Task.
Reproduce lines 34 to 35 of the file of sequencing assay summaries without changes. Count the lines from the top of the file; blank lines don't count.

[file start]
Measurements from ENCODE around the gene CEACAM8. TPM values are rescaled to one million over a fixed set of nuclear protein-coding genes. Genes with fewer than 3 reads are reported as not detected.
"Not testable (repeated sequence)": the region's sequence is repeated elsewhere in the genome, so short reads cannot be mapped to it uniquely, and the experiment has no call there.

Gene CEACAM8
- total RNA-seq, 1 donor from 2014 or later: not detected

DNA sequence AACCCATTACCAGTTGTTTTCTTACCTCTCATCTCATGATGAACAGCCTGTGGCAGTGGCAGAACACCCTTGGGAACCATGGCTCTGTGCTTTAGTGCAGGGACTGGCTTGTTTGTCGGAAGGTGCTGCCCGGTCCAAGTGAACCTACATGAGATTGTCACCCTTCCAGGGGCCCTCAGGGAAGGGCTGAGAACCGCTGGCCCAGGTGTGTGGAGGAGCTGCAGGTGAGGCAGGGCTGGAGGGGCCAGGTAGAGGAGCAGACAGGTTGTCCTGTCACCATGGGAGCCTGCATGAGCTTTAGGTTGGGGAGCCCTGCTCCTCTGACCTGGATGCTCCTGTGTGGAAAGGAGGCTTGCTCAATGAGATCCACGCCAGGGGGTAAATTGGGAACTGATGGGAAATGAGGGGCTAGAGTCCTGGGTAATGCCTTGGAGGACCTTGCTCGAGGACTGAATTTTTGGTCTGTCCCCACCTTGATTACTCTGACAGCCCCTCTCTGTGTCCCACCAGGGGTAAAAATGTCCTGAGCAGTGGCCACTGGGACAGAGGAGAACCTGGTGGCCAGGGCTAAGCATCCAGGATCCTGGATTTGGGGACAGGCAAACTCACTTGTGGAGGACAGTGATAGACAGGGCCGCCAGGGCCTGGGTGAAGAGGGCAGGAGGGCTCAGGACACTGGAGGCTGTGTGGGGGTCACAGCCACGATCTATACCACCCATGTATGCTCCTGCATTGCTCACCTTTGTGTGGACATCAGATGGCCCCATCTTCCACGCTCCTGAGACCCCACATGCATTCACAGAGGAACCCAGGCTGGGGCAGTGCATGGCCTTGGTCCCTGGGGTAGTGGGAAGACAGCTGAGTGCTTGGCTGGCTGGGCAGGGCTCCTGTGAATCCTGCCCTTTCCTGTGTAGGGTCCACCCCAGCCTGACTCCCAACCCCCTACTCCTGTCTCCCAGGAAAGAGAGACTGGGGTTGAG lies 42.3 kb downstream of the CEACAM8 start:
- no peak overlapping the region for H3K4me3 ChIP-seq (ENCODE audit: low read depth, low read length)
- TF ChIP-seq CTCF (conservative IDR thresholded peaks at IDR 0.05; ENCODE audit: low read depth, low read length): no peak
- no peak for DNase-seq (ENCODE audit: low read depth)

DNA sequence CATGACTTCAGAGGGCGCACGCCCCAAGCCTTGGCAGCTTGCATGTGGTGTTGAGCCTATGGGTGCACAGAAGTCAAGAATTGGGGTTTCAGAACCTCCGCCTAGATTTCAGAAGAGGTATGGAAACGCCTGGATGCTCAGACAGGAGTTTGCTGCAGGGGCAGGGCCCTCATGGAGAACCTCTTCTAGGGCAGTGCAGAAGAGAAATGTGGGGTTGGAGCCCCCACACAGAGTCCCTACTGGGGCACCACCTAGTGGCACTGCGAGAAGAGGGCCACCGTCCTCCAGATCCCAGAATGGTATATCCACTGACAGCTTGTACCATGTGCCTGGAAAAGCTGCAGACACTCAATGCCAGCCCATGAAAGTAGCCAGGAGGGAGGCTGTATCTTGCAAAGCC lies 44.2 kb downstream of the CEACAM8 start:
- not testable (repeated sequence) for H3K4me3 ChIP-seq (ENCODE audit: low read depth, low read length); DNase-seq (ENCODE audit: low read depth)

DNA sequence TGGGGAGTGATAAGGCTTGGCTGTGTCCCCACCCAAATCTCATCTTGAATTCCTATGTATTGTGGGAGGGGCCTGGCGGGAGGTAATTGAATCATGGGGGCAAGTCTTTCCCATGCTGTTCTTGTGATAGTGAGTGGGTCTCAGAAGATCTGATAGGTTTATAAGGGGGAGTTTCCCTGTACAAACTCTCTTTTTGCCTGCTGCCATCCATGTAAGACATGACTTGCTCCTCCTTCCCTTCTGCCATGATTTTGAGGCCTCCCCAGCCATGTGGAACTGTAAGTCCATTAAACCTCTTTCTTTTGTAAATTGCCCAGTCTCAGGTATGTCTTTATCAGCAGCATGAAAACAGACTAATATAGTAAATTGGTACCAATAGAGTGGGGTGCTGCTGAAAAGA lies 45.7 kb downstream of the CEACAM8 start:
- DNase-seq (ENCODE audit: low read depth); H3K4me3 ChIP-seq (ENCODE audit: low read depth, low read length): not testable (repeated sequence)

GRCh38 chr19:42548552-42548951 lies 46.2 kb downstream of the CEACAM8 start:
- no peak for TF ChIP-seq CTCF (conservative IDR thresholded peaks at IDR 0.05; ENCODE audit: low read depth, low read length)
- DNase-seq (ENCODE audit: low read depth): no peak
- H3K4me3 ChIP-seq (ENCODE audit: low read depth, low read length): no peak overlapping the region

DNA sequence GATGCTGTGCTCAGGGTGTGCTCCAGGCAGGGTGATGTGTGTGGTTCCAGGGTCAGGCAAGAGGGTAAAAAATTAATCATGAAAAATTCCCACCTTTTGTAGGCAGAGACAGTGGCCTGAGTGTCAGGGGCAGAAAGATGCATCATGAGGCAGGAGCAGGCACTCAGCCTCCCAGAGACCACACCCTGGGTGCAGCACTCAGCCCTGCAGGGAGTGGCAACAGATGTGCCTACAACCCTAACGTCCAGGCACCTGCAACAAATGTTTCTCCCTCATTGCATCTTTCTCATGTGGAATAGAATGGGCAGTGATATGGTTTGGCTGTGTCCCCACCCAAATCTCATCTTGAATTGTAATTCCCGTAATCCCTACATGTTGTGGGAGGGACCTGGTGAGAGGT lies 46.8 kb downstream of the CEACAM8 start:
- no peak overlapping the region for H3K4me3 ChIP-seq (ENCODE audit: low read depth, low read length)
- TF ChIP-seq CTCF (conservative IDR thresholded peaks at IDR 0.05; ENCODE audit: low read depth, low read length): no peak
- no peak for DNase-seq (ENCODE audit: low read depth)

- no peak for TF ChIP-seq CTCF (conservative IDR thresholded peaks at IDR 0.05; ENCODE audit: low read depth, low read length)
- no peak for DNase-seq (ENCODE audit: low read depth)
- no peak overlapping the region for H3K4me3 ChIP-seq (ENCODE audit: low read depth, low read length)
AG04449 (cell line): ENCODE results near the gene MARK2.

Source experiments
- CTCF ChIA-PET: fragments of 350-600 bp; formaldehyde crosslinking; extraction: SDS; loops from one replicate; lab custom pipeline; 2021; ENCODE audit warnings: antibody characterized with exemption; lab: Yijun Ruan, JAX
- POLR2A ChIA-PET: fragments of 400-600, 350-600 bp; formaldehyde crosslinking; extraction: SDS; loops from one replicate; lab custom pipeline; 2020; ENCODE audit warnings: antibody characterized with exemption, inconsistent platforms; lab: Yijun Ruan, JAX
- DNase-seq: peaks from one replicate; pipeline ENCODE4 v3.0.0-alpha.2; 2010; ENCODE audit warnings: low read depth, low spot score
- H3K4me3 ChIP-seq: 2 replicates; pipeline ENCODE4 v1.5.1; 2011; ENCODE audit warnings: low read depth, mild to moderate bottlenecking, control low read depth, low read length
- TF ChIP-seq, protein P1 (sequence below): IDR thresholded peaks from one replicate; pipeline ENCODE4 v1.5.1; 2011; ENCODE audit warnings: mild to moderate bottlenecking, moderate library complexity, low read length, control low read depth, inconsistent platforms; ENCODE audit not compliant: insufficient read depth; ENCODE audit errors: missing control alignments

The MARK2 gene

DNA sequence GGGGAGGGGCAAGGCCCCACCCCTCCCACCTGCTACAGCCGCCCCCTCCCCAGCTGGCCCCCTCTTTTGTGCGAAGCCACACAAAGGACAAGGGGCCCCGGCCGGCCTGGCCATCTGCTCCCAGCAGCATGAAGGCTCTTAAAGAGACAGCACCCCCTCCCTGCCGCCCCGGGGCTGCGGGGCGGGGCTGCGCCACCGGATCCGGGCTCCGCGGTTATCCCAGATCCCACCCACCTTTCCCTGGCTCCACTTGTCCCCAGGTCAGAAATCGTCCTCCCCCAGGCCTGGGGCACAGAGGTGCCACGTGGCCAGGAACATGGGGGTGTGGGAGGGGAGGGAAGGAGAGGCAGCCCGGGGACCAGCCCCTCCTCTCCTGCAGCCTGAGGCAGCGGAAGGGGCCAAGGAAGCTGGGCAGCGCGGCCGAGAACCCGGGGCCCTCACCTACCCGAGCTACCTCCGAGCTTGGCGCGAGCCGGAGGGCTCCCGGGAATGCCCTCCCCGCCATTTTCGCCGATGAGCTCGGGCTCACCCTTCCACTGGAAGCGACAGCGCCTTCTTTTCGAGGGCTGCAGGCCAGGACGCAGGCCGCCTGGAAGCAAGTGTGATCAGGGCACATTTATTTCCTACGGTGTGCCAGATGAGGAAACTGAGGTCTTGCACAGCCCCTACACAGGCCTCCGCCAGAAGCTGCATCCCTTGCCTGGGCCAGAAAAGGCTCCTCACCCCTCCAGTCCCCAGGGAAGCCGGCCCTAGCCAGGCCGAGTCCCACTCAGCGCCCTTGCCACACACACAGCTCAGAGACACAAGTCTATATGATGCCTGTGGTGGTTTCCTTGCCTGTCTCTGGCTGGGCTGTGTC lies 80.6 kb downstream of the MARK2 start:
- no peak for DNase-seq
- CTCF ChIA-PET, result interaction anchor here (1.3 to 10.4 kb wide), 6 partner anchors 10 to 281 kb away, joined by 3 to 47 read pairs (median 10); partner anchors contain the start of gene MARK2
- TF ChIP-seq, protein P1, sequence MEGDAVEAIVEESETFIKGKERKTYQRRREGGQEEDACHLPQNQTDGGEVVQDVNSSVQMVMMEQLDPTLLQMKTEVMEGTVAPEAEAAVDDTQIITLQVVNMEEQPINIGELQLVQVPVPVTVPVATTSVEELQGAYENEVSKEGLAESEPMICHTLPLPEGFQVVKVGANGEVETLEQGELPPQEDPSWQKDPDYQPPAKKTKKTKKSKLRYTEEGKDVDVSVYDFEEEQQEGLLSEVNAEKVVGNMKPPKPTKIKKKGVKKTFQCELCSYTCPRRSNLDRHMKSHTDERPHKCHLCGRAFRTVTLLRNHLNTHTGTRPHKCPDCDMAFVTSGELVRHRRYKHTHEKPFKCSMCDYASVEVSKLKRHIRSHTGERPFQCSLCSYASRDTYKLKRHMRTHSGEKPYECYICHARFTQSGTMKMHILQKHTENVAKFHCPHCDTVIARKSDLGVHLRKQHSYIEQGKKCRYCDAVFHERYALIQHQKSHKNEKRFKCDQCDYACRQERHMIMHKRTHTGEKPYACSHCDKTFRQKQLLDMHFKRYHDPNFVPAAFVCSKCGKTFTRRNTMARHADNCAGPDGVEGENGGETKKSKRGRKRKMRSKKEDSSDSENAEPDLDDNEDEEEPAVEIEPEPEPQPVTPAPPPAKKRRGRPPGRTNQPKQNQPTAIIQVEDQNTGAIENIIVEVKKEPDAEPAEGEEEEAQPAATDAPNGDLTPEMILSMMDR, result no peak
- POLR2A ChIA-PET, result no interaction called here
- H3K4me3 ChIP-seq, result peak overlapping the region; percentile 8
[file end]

- CTCF ChIA-PET, result interaction anchor here (1.3 to 10.4 kb wide), 6 partner anchors 10 to 281 kb away, joined by 3 to 47 read pairs (median 10); partner anchors contain the start of gene MARK2
- TF ChIP-seq, protein P1, sequence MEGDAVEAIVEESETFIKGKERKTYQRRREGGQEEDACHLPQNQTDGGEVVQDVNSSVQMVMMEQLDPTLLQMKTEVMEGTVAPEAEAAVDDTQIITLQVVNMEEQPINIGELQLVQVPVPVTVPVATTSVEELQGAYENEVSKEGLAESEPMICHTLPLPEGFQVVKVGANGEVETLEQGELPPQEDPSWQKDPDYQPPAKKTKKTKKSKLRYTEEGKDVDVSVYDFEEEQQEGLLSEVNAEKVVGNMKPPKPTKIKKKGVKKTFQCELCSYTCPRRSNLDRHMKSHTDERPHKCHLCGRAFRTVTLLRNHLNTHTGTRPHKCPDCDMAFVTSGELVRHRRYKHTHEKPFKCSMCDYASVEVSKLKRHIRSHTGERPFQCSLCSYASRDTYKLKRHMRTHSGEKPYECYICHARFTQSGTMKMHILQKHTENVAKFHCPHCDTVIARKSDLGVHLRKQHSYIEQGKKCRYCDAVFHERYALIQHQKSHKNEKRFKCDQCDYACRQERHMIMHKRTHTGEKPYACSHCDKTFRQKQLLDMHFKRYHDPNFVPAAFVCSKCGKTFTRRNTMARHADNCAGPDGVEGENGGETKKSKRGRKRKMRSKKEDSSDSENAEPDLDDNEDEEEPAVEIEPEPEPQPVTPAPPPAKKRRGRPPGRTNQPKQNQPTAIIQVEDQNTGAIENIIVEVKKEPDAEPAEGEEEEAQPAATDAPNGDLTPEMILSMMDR, result no peak